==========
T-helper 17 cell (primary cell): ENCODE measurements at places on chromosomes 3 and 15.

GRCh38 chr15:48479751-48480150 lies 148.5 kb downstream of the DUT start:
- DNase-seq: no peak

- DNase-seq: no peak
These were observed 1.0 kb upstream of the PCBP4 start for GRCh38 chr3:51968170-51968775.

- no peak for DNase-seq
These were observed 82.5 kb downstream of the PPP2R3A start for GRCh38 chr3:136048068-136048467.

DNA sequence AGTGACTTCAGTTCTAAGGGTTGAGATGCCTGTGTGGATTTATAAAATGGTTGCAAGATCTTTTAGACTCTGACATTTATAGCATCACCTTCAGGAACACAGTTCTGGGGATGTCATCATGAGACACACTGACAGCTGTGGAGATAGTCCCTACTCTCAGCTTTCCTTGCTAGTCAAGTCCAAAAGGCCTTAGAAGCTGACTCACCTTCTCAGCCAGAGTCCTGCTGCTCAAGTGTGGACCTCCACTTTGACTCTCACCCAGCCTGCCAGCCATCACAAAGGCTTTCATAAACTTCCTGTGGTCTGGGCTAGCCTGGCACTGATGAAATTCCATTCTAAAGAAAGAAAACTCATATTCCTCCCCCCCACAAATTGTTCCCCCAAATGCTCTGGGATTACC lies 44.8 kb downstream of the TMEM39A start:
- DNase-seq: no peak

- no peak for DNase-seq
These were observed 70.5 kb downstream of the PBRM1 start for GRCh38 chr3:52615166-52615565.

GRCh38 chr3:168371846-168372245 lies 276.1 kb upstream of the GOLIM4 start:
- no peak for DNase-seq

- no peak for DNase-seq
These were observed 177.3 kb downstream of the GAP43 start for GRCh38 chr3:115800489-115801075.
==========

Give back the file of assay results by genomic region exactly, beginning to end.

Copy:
T-helper 17 cell (primary cell): ENCODE measurements at places on chromosomes 3 and 15.

GRCh38 chr15:48479751-48480150 lies 148.5 kb downstream of the DUT start:
- DNase-seq: no peak

- DNase-seq: no peak
These were observed 1.0 kb upstream of the PCBP4 start for GRCh38 chr3:51968170-51968775.

- no peak for DNase-seq
These were observed 82.5 kb downstream of the PPP2R3A start for GRCh38 chr3:136048068-136048467.

DNA sequence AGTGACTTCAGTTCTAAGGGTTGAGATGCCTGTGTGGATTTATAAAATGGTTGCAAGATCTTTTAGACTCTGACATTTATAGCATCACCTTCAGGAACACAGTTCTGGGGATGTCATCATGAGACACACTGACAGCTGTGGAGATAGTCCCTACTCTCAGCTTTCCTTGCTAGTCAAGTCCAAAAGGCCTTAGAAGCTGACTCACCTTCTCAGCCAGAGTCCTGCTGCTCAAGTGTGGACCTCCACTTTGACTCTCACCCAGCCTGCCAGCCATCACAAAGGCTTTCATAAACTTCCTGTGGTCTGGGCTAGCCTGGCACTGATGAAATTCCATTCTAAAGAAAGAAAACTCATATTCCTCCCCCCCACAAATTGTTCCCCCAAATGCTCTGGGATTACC lies 44.8 kb downstream of the TMEM39A start:
- DNase-seq: no peak

- no peak for DNase-seq
These were observed 70.5 kb downstream of the PBRM1 start for GRCh38 chr3:52615166-52615565.

GRCh38 chr3:168371846-168372245 lies 276.1 kb upstream of the GOLIM4 start:
- no peak for DNase-seq

- no peak for DNase-seq
These were observed 177.3 kb downstream of the GAP43 start for GRCh38 chr3:115800489-115801075.